Jesus was saying that [for all their liberal thinking] the Pharisees were nags. You have to do this. You have to do that. Want to be a good Jew? Well, you better be observant, you better keep every law, you better be purified. Nag. Nag. Nag.
Which brings us to today’s text, where Jesus offers a kinder, gentler alternative to pulpit nagging. He says, “Come to me, all you that are weary and are carrying heavy burdens, and I will give you rest. Take my yoke upon you, and learn from me; for I am gentle and humble in heart, and you will find rest for your souls. For my yoke is easy, and my burden is light.”
A yoke was a strong piece of wood which lay over the shoulders of two oxen in such a way that when the oxen walked forward, pulling the heavy plow, their shoulders pushed together against the yoke.
So, when Jesus says, "Come to me, all you who are weary and burdened and I will give you rest. Take my yoke upon you . . ." Jesus means his teachings and his attitude will pull for us when we can’t. When it comes to the obligations of religion, Jesus is saying, “don’t sweat it. I’m pulling for you. If you can’t pull a full load, it’s covered.”
So, how is it that Jesus can carry our “you have to do this, you have to do that,” load? The answer, here, is something of a mystery that’s wrapped up in the lovely Christian word, “grace.” Grace is God’s divine acceptance of us, even though we’re not sure what to make of God and even though we’re not very good at returning God’s embrace or even doing everything the minister would like us to do.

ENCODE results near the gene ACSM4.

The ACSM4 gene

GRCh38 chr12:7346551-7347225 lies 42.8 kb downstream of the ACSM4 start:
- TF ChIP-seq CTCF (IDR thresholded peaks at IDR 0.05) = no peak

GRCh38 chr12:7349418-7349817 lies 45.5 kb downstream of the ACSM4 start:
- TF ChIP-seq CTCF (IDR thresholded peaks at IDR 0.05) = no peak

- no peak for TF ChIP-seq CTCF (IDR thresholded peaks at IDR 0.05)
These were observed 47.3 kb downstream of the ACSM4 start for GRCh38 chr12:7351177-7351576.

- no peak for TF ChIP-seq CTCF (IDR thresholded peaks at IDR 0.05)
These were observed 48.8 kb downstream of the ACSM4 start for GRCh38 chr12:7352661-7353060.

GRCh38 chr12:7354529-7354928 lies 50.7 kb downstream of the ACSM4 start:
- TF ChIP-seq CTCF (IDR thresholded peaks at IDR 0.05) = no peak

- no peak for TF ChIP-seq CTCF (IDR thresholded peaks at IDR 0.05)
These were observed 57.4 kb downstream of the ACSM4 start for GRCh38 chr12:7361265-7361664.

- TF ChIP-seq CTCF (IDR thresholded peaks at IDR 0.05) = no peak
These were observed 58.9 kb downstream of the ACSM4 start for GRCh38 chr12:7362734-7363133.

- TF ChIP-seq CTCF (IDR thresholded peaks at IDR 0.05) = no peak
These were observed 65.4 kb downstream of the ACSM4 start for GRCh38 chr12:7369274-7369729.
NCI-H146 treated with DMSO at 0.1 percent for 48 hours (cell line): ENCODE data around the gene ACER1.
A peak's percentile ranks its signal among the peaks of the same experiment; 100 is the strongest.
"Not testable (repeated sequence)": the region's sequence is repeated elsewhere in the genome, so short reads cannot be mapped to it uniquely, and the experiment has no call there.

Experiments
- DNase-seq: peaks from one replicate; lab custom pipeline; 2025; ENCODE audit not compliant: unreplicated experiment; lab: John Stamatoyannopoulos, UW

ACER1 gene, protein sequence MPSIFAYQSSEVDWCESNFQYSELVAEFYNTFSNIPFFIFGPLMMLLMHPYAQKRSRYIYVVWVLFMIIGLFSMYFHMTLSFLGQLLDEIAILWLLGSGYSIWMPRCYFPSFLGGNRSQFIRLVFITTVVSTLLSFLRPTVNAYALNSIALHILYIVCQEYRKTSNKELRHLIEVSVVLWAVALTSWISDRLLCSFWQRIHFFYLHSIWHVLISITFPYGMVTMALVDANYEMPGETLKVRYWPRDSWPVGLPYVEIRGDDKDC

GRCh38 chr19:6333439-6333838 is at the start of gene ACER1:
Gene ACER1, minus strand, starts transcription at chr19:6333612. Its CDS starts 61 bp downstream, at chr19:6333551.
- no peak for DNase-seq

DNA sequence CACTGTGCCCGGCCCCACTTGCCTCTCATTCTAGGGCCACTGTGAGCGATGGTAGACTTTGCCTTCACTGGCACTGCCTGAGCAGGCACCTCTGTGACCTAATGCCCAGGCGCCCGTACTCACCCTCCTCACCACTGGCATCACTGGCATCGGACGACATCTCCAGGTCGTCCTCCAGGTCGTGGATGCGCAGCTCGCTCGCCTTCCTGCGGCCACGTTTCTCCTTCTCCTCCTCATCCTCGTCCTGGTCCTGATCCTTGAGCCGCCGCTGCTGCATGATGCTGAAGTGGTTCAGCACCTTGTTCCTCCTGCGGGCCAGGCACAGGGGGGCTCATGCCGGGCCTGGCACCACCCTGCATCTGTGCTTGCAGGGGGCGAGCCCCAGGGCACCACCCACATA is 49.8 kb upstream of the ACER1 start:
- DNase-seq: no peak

We see grace most clearly in Jesus, who embraced not only the pious Pharisees by eating with them, but also Mary Magdalene the prostitute and the nameless woman caught in adultery, and Zacchaeus the Tax Collector, and many other failed Jews. Jesus loved everyone considered a bad sinner in his day, and thereby demonstrated that God did not demand or expect perfection of us. There was nothing you had to do, nothing you had to do, nothing you had to do for Jesus to nevertheless love and embrace you, eat with you, laugh with you, and love you.
And this amazing grace for failed Jews and even for gentiles, like us, was so unexpected, so refreshing, so life giving that it inspired those Jews, in turn, to do the right thing, to turn their lives around, to be like Jesus—even though they were not nagged to do so. Grace inspires gratitude; and gratitude inspires doing the right thing much more efficiently than nagging.
So, in conclusion, I invite you to take all the nagging I have done these past nine years—or that ministers like Stephen will do in the future—I invite you to take all such nagging with a grain of salt. Of course, we nag. Nagging is an occupational hazard for moms and dads with little kids at the supper table and for ministers like me in the pulpit.
After all, and especially after a wretched week of news like the one we’ve just lived through, there is obviously a lot of work that still has to be done to make the world everything we dream it could be. So, frail desperate, angry humans that we are, we nag.
Just remember, though. Jesus has already shown us what is good. He has demonstrated grace in that ultimately, his yoke is easy, and his burden is light.